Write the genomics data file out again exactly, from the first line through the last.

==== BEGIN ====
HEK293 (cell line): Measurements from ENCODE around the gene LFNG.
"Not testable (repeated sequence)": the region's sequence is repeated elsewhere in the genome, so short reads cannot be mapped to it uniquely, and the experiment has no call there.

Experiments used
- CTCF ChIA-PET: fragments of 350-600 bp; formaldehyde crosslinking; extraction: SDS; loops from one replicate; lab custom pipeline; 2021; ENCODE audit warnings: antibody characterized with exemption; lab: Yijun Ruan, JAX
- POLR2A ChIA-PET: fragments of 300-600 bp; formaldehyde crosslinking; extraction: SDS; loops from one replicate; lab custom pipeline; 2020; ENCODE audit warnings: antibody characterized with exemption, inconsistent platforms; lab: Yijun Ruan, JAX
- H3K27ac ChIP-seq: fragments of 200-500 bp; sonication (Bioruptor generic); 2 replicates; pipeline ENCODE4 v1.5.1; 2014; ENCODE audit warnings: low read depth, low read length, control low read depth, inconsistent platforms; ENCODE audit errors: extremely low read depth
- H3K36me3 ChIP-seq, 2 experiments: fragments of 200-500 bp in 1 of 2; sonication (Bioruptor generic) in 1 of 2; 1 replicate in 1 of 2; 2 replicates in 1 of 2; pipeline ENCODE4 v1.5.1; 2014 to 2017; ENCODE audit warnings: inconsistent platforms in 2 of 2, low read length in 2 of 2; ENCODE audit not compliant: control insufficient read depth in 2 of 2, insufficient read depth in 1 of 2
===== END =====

HEK293 (cell line): Measurements from ENCODE around the gene LFNG.
"Not testable (repeated sequence)": the region's sequence is repeated elsewhere in the genome, so short reads cannot be mapped to it uniquely, and the experiment has no call there.

Experiments used
- CTCF ChIA-PET: fragments of 350-600 bp; formaldehyde crosslinking; extraction: SDS; loops from one replicate; lab custom pipeline; 2021; ENCODE audit warnings: antibody characterized with exemption; lab: Yijun Ruan, JAX
- POLR2A ChIA-PET: fragments of 300-600 bp; formaldehyde crosslinking; extraction: SDS; loops from one replicate; lab custom pipeline; 2020; ENCODE audit warnings: antibody characterized with exemption, inconsistent platforms; lab: Yijun Ruan, JAX
- H3K27ac ChIP-seq: fragments of 200-500 bp; sonication (Bioruptor generic); 2 replicates; pipeline ENCODE4 v1.5.1; 2014; ENCODE audit warnings: low read depth, low read length, control low read depth, inconsistent platforms; ENCODE audit errors: extremely low read depth
- H3K36me3 ChIP-seq, 2 experiments: fragments of 200-500 bp in 1 of 2; sonication (Bioruptor generic) in 1 of 2; 1 replicate in 1 of 2; 2 replicates in 1 of 2; pipeline ENCODE4 v1.5.1; 2014 to 2017; ENCODE audit warnings: inconsistent platforms in 2 of 2, low read length in 2 of 2; ENCODE audit not compliant: control insufficient read depth in 2 of 2, insufficient read depth in 1 of 2